• States that employ reciprocity agreements [change bullets to match those above]
  • States with convenience of employer rules
  • Temporary versus permanent employee relocations
  • COVID-19 payroll tax relief measures
  • Employee mobility and telecommuting are here to stay, and businesses must adapt and plan for the many tax issues that arise.

Considerations for Changing Residency

Now that you can work from home, are you considering a move to another state? Perhaps to a low-tax or no-tax state? If so, you’re not alone, and here are some of the things you should be considering.

Your move generally can change your domicile if you intend to permanently leave your home to establish a new, fixed, and permanent home somewhere else. Domicile is any place you regard as your permanent home—the place to which you intend to return after a period of absence (e.g., a vacation, a short-term business relocation, educational leave, etc.). You can have only one domicile at any point in time, although you may have more than one place to live or residence. Once established, your domicile continues until you move to a new location with the intent to establish a fixed and permanent home there. However, moving to a new location, even for a substantial period, does not change your domicile if you intend to return to your domicile. This is the case for many taxpayers that have moved out of their home during the pandemic with the intention of moving back after it subsides.

Domicile is based on many factors, including your intent, which is based on where you register to vote, maintain a driver’s license and vehicle registration, have family ties, etc. The burden of proof is upon the person asserting a change of domicile. They must show an intention to abandon their previous domicile to establish a fixed and permanent home in a new one. Proper planning and understanding of their current home states’ residency rules are imperative if contemplating a domicile change.

Monitor Nexus Developments

Doing business across state borders yields significant risks because each state has its own statutes and regulations on doing business within the state. Further, the impact on the State and Local Tax function continues to become more complex as many states have expanded their requirements for compliance.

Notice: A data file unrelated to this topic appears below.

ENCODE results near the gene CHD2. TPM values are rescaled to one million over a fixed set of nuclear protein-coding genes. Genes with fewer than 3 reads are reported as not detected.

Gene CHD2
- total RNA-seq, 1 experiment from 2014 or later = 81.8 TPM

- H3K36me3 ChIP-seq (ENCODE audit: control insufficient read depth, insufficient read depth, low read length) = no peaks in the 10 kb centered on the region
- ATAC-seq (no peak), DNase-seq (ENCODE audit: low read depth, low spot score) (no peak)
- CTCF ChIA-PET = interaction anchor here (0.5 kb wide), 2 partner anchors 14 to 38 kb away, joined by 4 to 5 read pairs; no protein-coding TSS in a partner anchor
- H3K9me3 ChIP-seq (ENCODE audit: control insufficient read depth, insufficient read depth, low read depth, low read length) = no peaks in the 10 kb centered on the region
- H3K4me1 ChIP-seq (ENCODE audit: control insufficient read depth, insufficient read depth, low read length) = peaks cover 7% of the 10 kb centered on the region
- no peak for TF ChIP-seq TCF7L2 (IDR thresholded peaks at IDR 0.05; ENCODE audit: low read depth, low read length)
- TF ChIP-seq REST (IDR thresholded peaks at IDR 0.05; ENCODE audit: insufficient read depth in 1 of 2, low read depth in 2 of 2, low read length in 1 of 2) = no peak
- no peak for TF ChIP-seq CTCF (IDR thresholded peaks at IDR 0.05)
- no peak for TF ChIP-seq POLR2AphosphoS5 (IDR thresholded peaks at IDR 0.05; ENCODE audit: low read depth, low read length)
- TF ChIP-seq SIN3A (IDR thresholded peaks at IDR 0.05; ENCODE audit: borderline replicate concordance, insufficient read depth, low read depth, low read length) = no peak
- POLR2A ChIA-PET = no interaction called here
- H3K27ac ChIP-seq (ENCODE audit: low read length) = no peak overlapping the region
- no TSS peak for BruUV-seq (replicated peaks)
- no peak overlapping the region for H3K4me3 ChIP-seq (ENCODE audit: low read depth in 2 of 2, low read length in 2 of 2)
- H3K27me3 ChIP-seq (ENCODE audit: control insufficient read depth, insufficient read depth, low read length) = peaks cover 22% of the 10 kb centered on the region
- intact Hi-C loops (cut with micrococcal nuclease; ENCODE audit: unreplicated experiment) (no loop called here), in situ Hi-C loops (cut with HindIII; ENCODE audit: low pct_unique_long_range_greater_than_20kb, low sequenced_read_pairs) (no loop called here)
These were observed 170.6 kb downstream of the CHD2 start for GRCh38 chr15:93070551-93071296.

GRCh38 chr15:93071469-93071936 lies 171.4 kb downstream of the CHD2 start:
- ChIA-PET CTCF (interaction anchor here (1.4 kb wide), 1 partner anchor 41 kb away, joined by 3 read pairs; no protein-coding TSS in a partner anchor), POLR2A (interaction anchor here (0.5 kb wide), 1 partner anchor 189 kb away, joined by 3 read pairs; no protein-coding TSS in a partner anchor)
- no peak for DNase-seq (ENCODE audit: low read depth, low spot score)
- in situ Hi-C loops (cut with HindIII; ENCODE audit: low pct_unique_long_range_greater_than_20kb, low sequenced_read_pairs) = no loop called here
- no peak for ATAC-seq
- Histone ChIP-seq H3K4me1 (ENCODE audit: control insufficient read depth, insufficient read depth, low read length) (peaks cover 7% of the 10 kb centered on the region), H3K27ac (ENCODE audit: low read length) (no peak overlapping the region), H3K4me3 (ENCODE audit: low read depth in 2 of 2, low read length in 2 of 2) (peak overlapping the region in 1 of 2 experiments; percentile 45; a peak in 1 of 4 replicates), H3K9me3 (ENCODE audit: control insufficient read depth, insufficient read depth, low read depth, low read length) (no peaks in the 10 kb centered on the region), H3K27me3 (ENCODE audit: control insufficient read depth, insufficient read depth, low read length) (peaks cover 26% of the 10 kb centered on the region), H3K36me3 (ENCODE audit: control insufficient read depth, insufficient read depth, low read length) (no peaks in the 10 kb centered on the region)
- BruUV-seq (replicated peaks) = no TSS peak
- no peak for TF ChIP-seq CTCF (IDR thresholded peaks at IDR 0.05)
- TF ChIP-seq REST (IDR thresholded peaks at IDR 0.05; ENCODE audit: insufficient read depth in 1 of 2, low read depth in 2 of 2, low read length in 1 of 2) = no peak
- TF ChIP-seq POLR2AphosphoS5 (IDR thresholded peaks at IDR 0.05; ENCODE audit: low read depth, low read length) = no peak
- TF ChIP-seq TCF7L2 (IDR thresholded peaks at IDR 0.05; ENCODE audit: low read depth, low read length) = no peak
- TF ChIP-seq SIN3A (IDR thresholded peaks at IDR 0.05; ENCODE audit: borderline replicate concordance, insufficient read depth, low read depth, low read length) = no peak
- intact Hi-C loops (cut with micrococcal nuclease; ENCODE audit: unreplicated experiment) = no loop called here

Prior to June 2018, the U.S. Supreme Court interpreted sales tax nexus under the Commerce Clause as a minimal physical connection with a state; however, in the Wayfair case, the Supreme Court expanded greatly the meaning of nexus to include sales into a state by a remote seller.

Sales tax nexus standards have changed rapidly since the Wayfair decision and now the criteria for determining nexus varies from state-to-state. In addition, many states have adopted economic nexus standards for income tax, which were enacted prior to Wayfair. Therefore, companies need to prepare for these evolving standards and analyze whether they have an obligation to collect and remit sales tax, and to file income tax returns, in many jurisdictions, not just those in which they have physical presence.

Even if companies have performed “nexus reviews” in the past, they should consider updating the results because several states have enacted or updated their economic nexus thresholds, sales may have exceeded the existing thresholds, or physical nexus requirements may have been reached.
Following is a list of things to consider:

  • Review existing and pre-Wayfair nexus footprint, including inventory held by marketplace facilitators
  • Assess post-Wayfair filing obligations
  • Evaluate income tax, sales and use tax, and other indirect tax nexus
  • Determine potential tax exposure for prior periods
  • Consider options to limit exposure (e.g., Voluntary Disclosure Agreements, Amnesty, etc.)
  • Assist with communication to stakeholders in the organization
  • Review product and service mix
  • Analyze sales sourcing on a state basis for determining income tax nexus
  • Develop nexus and tax matrix
  • Take advantage of current exemptions
  • Review and consider automation needs
  • Prepare and file registrations as necessary
  • Develop SALT processes to meet compliance requirements
  • Prepare for tax audits
  • Address changes in the organization (e.g., New Lines of Business, Modified Sales Force Activity, Marketplace Facilitator/Provider Inventory Locations, etc.)
  • Continue to monitor changes to economic nexus and tax laws
No action should be taken without advice from a member of Withum’s State and Local Tax Services Team because tax law changes frequently, which can have a significant impact on your specific planning possibilities. Reach out to discuss your individual situation as year-end approaches.

Authors: Barry Horowitz, CPA, MST | bhorowitz@withum.com, Jim Bartek, CPA | jbartek@withum.com, Lejdi McNair | lmcnair@withum.com, Jason Rosenberg, CPA, CGMA, EA, MST | jrosenberg@withum.com